Can you play a wild card on an existing Canasta if it becomes the 4th wild card in the meld?


It depends on which rulebook you follow.

Most commonly, Canasta rules say that a legal meld cannot contain more than 3 wild cards:

A meld is valid if it contains at least two natural cards of the same rank - aces down to fours inclusive - and not more than three wild cards.

Melds must be valid at all times, whether during the initial meld, or when adding to an existing meld:

A player may add additional cards to a meld by his side, provided that the melds remain valid (having no more than three wild cards).

You can find these rules here and here.

However, some rules teach a variation on this rule, and say that rather than being limited to 3 wild cards, a meld cannot have more wilds than naturals:

It is possible to add a wildcard to a column of cards of any rank on the table. The wildcard is then seen as a card of that rank (but the value remains unchanged). However, there may never be more wildcards than natural cards within one meld.

Under this rule, a meld with 4 naturals and 4 wilds would be a valid meld.

Under most circumstances, these 2 rules function the same; they prevent a Canasta from being made with 3 naturals and 4 wilds; and prevent melds such as 1 natural and 2 wilds.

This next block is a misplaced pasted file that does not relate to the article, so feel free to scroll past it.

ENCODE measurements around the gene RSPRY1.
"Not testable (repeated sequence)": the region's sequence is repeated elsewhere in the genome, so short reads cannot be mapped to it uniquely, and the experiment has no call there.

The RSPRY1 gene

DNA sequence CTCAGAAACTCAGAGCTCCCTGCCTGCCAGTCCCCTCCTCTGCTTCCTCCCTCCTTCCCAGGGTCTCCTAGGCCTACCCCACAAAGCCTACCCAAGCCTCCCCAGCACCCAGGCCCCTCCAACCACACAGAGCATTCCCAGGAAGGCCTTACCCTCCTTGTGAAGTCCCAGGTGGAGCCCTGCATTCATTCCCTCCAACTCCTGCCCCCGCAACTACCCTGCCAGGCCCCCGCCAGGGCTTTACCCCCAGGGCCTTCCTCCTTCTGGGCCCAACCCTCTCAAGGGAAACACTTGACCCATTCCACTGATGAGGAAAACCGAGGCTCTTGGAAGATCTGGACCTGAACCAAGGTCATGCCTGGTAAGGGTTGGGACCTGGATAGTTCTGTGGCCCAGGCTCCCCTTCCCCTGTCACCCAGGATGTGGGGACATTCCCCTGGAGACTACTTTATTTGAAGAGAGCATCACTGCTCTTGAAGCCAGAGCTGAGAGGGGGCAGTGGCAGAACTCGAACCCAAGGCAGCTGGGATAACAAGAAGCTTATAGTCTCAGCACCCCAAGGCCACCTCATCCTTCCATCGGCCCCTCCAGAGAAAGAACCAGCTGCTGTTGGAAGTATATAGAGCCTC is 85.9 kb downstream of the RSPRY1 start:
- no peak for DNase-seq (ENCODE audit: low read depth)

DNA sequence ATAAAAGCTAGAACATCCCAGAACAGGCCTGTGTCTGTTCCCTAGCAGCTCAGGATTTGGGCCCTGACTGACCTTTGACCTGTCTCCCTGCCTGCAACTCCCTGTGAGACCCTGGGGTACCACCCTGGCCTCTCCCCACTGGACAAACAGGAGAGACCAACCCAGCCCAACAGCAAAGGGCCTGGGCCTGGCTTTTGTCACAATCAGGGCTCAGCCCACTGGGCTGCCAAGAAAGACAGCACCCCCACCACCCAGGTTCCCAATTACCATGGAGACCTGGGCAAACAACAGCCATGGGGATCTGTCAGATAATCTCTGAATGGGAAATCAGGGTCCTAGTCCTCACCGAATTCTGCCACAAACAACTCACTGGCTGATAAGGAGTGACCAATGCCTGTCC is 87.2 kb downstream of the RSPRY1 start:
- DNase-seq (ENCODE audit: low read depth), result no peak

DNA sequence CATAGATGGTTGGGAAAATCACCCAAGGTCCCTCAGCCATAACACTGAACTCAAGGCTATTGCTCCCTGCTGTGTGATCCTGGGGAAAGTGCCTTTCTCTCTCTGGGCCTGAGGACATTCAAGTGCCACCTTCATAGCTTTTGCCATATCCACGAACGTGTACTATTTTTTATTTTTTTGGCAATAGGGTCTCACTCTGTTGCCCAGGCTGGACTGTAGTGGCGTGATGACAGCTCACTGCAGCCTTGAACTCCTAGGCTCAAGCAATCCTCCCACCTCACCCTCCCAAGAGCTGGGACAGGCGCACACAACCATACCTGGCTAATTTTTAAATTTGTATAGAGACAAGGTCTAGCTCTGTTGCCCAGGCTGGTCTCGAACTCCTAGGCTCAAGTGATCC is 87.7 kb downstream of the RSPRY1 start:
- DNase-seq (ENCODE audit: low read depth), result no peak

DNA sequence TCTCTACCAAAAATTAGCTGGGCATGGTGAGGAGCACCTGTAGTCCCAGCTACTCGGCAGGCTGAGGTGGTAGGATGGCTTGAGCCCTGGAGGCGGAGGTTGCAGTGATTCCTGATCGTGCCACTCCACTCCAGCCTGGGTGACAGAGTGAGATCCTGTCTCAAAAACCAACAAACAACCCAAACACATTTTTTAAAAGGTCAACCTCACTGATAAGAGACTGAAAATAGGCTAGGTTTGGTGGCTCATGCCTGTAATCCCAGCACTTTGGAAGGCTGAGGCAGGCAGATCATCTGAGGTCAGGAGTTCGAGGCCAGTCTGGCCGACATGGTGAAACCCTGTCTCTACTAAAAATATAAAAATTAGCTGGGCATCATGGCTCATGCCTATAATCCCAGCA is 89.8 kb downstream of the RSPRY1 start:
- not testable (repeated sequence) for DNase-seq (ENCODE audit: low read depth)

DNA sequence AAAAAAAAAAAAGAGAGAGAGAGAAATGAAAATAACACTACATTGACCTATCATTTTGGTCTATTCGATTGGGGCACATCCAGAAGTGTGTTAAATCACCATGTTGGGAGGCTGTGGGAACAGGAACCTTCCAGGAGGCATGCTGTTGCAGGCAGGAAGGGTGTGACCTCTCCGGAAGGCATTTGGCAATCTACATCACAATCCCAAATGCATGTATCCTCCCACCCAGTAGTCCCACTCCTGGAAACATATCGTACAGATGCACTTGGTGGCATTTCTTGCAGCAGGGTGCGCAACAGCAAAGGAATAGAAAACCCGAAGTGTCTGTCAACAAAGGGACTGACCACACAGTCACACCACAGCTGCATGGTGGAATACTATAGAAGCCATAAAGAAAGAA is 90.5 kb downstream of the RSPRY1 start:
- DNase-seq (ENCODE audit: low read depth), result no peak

Note that if you need to meld an extra wild in order to go out, you can always just add it to any meld you already have; it seems like it would be a very rare situation that a Canasta is the only place you have to add it to.

  • This is somewhat accurate. Both Britannica and Hoyle also state that any meld (incl. canastas) may not have more than three wild cards. I think the equal-to-or-less-than-naturals is really only a glorified house rule, and the question can just be answered 'no'. That said, yes, 'it depends on the rule book' isn't wrong. – lly Jun 19 '18 at 8:36

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